A first step is to identify, mitigate, and resolve specific issues that could contribute to pain or discomfort before they escalate to work-related injuries and workers’ compensation claims. Coupled with specific safety measures, this could theoretically make the risk of injury to employees working from home no greater than it would be if they were working in office environments.
Although every employee will be working in a unique setting, employers can share guidelines to help workers tailor their environments to fit their needs and resources. Special emphasis should be given to neck, shoulder and wrist posture.
Web-based training can similarly help employees to optimize their workstations. Online training sessions can highlight common ergonomics and safety issues associated with remote work and best practices for easing discomfort, including taking regular breaks.
Ergonomic specialists can also conduct virtual assessments of an employee’s specific circumstances and equipment. This can provide workers with constructive advice on how they can improve their workspaces and limit the likelihood of injury.
Remote Working Safety Checklist
A number of safety measures can help remote workers to limit the frequency and severity of injuries at home. Employers should work with remote employees to ensure they have clearly defined workspaces that are free from distractions, obstructions and clutter. Employees should also ensure they have:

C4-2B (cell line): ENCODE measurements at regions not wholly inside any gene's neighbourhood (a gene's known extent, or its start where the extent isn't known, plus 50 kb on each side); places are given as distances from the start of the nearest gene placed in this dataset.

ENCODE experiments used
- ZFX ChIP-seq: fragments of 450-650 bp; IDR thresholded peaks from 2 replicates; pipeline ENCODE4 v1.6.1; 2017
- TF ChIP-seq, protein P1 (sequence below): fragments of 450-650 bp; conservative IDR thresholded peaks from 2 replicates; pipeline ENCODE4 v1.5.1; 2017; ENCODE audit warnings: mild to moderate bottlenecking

Appropriately designed desks, computers, and other equipment to eliminate strain in accordance with ergonomic guidelines.
Good ventilation and temperature control and working smoke detectors and fire extinguishers.
Secured phone lines, electrical cords and extension wires.
Electrical equipment that is free of recognized hazards, including frayed, loose, or exposed wires, and sufficient electrical outlets to support them.
Easily accessible first aid kits and emergency contact information.
Getting Ready for Claims
Although the process of managing a remote worker’s claim is largely the same as it is for managing a claim for an injury occurring in a company office, there are some nuances. Before a claim arises, it’s important for employers to work with their insurers and third-party administrators (TPAs) to establish specific protocols for remote working claims, with a focus on:
• Reporting timelines. Employers should emphasize that injuries must be reported within an established period of time – preferably, within 24 hours.
• Investigative processes. Injuries occurring at home will often not be witnessed by others, making it difficult – if not impossible – to disprove that an injury occurred in the course or scope of employment.
In the event of a claim, it is important to document the precise location and time of injury. Employers should also seek to direct injured workers to effective providers, as early treatment can help to accelerate recovery. Where possible, consider making use of telehealth options.
As they manage claims, employers should focus on employees’ wellbeing and demonstrate that they care for them. A more collaborative approach to workers’ compensation claims – characterised by communication, education and transparency – can contribute to better outcomes.
Lastly, employers should consider post-loss strategies. Employers should be creative in return-to-work accommodations for workers who do not typically work in offices. Sharing an employee’s job description and physical job demands with health care providers and providing ergonomic support to employees when they are ready to resume work can help to accelerate recovery for workers and reduce costs for employers.